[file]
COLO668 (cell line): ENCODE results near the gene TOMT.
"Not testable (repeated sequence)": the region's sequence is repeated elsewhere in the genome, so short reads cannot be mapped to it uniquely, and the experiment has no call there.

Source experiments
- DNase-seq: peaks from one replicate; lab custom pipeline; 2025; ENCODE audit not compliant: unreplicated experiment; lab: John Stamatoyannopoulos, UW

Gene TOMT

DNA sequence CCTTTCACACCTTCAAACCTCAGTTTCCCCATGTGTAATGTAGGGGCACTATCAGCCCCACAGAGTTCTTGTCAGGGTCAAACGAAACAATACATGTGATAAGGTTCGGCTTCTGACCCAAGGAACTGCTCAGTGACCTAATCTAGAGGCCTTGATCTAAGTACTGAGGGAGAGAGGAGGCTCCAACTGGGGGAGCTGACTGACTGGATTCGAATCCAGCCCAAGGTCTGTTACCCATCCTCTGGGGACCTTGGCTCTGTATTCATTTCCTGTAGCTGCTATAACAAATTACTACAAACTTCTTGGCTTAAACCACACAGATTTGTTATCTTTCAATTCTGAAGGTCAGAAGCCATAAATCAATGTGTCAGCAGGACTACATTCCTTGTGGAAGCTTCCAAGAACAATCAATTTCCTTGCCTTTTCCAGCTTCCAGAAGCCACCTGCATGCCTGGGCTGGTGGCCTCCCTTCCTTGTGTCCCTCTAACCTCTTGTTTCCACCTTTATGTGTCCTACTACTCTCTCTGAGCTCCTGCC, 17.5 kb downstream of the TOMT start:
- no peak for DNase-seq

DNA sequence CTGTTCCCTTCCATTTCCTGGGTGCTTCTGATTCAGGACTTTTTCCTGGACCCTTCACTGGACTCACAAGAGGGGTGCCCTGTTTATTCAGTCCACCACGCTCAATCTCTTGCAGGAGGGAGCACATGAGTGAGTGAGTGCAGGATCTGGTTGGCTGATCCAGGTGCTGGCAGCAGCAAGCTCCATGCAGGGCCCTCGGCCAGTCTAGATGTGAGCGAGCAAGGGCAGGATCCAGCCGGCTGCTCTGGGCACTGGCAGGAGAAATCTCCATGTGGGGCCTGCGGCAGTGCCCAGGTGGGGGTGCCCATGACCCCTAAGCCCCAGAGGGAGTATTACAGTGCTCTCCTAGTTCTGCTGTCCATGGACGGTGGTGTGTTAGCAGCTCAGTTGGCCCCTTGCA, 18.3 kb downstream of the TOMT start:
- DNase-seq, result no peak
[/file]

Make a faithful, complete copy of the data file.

COLO668 (cell line): ENCODE results near the gene TOMT.
"Not testable (repeated sequence)": the region's sequence is repeated elsewhere in the genome, so short reads cannot be mapped to it uniquely, and the experiment has no call there.

Source experiments
- DNase-seq: peaks from one replicate; lab custom pipeline; 2025; ENCODE audit not compliant: unreplicated experiment; lab: John Stamatoyannopoulos, UW

Gene TOMT

DNA sequence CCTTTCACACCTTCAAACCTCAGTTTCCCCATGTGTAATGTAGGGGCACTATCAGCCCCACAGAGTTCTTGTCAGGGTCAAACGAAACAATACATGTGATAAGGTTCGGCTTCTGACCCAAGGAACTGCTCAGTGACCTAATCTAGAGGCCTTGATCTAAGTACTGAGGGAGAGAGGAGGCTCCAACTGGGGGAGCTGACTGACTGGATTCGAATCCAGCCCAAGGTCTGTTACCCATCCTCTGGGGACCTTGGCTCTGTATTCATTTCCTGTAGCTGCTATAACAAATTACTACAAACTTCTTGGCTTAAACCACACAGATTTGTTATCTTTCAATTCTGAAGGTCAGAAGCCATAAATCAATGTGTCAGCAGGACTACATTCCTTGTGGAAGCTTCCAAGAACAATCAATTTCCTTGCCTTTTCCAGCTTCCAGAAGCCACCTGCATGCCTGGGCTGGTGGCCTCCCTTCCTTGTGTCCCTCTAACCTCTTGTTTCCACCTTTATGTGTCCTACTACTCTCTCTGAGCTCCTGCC, 17.5 kb downstream of the TOMT start:
- no peak for DNase-seq

DNA sequence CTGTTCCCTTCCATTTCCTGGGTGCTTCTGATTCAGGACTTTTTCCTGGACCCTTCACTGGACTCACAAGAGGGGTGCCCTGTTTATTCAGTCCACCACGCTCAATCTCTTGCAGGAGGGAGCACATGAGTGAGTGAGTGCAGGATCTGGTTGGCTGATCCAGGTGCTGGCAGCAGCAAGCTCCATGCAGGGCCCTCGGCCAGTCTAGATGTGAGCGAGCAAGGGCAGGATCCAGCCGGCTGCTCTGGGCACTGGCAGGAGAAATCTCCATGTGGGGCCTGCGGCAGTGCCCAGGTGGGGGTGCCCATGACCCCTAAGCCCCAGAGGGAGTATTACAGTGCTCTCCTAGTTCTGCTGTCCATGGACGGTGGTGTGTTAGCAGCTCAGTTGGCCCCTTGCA, 18.3 kb downstream of the TOMT start:
- DNase-seq, result no peak